Sepsis is the third most common cause of death in Germany and the most common after coronaviruses and influenza. Many cases are preventable.
Berlin – Sepsis, also known as blood poisoning, is an insidious disease. According to the “Germany Recognizes Sepsis” initiative, 75,000 people die from it every year in Germany alone. This makes it the third leading cause of death. Worldwide, more than 11 million die from sepsis each year. Many cases are preventable, as the initiative describes. In Germany alone, early detection could prevent at least 20,000 deaths. Blood poisoning plays a major role especially in the case of flu and coronavirus diseases.
Blood poisoning and corona: 90 percent of all deaths are caused by sepsis
The Sepsis Foundation explains the link between corona and sepsis: “According to a recent review that included more than 150 studies on Covid-19, almost a third of all patients treated in hospital with Covid-19 meet the criteria for sepsis”. Approximately 80 percent of patients in the intensive care unit would suffer from sepsis.
Konrad Reinhart, an intensive care physician and chairman of the Sepsis Foundation, explained otherwise focus.de: “Early detection and faster intervention could prevent many deaths and many serious long-term effects, the clock is ticking incredibly fast for patients,” says Reinhart. According to that, about 90 percent of all Covid deaths end up dying from sepsis.
Symptoms of Long Covid and Post-Sepsis syndrome almost identical
According to the foundation, in addition, long-term Covid and post-sepsis syndrome, i.e. the long-term consequences of the disease in terms of their type and frequency, are largely identical and would occur with a similar frequency even in milder courses of the disease. without intensive care.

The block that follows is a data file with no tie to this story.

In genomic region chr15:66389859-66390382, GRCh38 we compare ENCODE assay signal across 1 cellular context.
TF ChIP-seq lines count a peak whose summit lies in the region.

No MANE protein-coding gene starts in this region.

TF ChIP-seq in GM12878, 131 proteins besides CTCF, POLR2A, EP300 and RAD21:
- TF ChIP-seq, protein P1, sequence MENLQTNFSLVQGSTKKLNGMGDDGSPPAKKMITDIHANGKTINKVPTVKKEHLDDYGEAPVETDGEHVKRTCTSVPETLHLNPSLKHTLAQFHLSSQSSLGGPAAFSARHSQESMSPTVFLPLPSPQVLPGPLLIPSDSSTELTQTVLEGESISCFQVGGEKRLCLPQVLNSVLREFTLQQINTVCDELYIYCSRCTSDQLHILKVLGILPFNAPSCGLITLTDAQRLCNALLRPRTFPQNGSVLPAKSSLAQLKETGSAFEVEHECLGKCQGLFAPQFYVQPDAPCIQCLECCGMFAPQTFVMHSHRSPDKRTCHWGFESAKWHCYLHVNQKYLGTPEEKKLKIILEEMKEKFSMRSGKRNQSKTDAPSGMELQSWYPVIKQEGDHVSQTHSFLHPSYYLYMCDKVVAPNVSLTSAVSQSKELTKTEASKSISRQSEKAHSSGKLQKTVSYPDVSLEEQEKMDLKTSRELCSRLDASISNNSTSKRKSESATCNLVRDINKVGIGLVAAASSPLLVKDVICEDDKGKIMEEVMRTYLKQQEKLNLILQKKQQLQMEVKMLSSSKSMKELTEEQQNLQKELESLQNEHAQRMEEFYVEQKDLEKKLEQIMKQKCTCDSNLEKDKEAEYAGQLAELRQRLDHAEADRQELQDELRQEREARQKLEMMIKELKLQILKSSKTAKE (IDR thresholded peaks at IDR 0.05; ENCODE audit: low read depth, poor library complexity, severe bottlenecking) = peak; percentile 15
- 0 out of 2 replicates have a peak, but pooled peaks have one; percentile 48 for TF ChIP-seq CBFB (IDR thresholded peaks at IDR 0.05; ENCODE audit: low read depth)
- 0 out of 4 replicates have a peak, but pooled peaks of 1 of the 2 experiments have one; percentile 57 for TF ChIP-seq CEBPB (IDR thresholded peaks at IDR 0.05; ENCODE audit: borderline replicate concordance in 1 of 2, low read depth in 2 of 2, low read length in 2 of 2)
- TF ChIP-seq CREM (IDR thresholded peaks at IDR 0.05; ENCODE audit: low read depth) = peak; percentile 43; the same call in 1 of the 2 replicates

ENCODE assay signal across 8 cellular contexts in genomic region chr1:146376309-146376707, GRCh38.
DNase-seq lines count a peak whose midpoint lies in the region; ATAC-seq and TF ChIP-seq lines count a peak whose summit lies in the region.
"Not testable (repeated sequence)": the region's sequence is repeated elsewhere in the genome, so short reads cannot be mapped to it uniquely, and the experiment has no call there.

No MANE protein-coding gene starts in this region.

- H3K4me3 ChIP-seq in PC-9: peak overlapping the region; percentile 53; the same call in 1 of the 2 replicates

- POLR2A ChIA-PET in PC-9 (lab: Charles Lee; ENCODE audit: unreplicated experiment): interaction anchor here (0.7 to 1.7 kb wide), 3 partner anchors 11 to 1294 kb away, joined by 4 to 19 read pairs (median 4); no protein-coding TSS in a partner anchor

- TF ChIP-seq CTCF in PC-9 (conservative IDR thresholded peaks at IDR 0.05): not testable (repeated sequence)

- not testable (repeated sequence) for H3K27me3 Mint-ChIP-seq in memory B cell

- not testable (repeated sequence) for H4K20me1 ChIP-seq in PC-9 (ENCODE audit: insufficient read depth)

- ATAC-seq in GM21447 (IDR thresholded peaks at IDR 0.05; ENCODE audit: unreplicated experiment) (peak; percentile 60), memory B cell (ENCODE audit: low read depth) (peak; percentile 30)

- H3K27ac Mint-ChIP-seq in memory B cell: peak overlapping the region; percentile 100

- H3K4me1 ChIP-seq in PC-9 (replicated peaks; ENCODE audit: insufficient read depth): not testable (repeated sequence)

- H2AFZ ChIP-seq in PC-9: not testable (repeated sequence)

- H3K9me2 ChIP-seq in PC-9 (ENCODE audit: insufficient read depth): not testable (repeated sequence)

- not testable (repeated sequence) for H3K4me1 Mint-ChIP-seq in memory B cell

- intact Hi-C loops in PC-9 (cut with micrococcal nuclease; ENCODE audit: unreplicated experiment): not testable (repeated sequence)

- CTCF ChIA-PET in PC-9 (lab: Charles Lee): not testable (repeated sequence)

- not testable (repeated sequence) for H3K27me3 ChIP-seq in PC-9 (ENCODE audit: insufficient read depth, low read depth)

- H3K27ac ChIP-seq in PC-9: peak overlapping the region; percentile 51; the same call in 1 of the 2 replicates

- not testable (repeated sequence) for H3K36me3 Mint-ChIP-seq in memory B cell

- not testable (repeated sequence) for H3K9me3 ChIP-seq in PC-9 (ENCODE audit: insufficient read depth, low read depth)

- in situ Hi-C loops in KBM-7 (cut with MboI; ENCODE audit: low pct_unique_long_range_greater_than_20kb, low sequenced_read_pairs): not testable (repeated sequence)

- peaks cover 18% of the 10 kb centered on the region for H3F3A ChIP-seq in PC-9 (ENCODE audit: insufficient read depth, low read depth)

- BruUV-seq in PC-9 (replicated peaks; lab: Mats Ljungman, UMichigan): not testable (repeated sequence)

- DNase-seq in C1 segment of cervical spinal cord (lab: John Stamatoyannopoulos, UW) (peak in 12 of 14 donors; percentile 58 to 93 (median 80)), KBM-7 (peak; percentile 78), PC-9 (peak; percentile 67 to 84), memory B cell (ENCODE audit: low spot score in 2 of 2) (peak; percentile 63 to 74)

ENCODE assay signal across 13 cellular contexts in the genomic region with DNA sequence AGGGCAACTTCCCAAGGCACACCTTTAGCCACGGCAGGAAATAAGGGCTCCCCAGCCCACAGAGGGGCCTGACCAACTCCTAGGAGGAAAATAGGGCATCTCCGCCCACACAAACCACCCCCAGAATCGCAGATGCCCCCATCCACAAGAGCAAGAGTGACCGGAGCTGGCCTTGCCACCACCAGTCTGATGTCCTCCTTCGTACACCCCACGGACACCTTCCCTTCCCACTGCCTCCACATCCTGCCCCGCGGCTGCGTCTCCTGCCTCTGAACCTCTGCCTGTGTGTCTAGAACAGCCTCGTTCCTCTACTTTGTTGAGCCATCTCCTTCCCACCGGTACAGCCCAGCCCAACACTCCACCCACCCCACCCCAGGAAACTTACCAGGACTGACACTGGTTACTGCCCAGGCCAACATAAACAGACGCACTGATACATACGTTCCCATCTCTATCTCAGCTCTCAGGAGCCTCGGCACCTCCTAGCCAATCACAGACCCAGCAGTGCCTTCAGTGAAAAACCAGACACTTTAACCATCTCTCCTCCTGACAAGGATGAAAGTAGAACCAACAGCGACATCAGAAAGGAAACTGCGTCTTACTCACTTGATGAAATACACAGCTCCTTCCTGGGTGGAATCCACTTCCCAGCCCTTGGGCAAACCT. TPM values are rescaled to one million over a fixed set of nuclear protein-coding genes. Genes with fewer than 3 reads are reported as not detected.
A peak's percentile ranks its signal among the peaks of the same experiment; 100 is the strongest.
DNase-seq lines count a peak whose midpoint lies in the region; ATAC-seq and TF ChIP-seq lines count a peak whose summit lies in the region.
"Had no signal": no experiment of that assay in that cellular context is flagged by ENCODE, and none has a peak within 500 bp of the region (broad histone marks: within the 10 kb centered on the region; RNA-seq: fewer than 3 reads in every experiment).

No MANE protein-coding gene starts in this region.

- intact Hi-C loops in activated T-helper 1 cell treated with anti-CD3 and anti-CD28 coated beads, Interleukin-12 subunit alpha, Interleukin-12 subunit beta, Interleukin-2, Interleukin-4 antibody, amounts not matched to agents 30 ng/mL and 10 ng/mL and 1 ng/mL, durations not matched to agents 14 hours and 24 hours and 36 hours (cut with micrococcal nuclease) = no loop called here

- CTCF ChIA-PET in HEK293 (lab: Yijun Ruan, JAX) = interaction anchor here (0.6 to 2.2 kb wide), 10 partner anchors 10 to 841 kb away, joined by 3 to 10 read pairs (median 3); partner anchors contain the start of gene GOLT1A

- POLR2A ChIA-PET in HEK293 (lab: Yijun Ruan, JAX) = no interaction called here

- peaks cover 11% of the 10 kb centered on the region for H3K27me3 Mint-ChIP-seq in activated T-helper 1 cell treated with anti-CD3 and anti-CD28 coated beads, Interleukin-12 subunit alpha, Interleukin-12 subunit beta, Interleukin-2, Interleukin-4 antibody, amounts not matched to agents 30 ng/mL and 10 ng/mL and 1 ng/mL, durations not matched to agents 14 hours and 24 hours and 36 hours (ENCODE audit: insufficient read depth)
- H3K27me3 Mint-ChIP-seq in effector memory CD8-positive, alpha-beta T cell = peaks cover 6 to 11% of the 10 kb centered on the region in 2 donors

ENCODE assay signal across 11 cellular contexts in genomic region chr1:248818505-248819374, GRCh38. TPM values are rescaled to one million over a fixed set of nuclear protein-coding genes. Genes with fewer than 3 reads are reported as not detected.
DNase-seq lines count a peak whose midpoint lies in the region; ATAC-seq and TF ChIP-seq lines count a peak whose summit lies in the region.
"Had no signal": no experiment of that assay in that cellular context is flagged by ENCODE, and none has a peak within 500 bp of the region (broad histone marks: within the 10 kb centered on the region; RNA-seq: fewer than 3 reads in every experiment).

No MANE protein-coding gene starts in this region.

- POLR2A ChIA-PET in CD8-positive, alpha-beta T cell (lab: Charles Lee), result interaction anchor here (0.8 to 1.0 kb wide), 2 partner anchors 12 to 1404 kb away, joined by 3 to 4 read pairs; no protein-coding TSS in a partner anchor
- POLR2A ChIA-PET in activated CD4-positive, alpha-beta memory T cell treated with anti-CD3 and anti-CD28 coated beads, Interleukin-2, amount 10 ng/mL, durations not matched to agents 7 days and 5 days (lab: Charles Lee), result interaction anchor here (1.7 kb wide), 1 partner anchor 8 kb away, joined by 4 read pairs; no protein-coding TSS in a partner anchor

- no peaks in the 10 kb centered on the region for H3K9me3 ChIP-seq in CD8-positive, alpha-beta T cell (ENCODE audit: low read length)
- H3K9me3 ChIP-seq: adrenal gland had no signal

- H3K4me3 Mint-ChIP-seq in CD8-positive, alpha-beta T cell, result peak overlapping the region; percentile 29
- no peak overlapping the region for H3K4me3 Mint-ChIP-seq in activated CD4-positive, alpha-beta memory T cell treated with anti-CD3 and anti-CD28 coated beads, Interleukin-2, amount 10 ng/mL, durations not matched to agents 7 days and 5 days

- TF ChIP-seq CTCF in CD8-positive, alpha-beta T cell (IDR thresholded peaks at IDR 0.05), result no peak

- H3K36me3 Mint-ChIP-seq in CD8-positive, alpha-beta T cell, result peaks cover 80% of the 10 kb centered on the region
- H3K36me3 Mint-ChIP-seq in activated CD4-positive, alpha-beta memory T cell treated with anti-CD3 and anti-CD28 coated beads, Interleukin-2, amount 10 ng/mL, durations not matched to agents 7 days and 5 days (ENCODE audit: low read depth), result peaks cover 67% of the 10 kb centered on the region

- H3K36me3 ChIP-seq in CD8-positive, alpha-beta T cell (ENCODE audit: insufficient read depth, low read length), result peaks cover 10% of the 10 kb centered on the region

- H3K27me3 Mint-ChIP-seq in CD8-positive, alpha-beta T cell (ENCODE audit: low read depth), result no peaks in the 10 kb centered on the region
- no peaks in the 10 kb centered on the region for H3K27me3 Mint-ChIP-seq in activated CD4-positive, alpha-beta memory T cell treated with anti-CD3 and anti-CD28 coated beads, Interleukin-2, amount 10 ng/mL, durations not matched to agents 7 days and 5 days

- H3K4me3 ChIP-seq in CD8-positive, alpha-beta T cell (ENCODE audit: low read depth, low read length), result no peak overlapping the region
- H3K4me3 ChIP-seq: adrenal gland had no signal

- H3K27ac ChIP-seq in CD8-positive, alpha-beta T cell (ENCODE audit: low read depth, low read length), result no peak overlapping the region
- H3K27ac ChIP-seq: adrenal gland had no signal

Both include “complaints such as exhaustion and fatigue, persistent shortness of breath on exertion and difficulty breathing, cardiac disorders, cognitive problems such as memory and concentration problems, sleep disorders, symptoms of post-traumatic stress disorder, muscle pain and headaches.”
Intensive care doctor: Even “harmless” infections can turn into sepsis
Basically, any infection can turn into fatal sepsis, “even a seemingly innocuous one at first,” says Reinhart. In four out of ten cases, sepsis would be the result of pneumonia, in only nine percent of all cases of wound infection. The symptoms of sepsis are often recognized too late because they are associated with flu-like symptoms. These include fever, chills, cough, difficulty breathing and feeling very sick.
However, sepsis is not necessarily accompanied by fever. Accordingly, hypothermia of the body may even appear as a symptom. Symptoms are heavy and rapid breathing, more than 20 breaths per minute or a drop in blood pressure. Other symptoms of sepsis are when the patient suddenly seems confused or apathetic. “If any of these symptoms are associated with an infection, call 112 immediately,” says Reinhardt.
In sepsis, the immune system is “overactivated”
But how does sepsis develop? The Sepsis Foundation explains: “If bacteria, viruses, fungi or parasites cause a local infection, our immune system usually stops it directly at the site of inflammation”. The infection would have a limited course that could be controlled by appropriate treatment measures.
“However, in the case of sepsis, pathogens break through this local restriction and enter the bloodstream. This triggers a generalized inflammatory response throughout the body that activates all defense systems through a chain reaction. The immune system is thus reactivated”. This would not only attack pathogens, but also the body’s own healthy cells as collateral damage.
Sepsis: Blood poisoning leads to multi-organ failure
“If an effective antibiotic is not given quickly or, for example, in a viral infection, a drug that is effective against this pathogen, multi-organ failure and septic shock develop, in which the supply of blood and oxygen to vital organs is disrupted. is also affected and these cease to function.” , according to the foundation.